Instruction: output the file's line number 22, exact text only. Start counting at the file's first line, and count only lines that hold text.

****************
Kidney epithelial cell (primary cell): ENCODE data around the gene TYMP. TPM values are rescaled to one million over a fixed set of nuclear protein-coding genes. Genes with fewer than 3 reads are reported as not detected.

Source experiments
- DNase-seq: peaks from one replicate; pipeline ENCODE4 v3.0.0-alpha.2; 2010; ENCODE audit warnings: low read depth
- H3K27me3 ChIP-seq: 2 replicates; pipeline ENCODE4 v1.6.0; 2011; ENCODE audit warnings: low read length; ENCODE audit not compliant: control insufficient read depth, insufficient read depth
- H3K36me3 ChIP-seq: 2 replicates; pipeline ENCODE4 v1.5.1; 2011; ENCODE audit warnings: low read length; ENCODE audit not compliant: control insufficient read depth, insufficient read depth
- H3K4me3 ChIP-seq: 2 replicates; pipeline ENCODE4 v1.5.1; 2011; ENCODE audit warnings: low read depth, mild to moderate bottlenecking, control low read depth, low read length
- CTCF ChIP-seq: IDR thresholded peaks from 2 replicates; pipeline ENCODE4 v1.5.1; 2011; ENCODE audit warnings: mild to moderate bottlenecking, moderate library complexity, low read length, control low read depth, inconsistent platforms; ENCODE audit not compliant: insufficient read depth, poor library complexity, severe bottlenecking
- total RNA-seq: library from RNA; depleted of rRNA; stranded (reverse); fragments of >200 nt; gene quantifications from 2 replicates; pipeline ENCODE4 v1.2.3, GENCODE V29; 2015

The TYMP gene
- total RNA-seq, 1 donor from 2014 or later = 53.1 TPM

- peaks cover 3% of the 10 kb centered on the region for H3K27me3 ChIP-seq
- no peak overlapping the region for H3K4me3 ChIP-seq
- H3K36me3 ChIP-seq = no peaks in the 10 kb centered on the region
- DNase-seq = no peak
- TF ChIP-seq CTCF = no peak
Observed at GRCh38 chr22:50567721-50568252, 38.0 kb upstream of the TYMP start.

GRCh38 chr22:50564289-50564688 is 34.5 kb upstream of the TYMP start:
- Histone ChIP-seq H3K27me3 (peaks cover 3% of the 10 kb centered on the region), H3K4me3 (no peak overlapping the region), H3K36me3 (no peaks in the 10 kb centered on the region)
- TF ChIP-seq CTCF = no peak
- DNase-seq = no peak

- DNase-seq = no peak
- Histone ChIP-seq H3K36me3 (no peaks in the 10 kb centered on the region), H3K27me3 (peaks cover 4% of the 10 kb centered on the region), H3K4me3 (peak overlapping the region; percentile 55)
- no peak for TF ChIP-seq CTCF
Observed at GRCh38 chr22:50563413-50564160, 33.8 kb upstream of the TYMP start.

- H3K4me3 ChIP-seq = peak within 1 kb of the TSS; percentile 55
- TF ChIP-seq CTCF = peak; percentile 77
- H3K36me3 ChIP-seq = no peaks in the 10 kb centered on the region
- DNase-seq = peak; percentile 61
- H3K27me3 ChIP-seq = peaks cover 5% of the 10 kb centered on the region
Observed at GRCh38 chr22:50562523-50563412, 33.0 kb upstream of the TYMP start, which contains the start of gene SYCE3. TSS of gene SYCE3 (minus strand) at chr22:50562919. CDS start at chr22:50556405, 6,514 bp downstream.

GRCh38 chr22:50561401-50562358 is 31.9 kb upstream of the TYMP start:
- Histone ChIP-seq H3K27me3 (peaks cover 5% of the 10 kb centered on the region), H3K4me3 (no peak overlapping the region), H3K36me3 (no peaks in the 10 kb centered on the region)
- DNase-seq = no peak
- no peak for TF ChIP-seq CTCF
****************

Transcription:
- Histone ChIP-seq H3K36me3 (no peaks in the 10 kb centered on the region), H3K27me3 (peaks cover 4% of the 10 kb centered on the region), H3K4me3 (peak overlapping the region; percentile 55)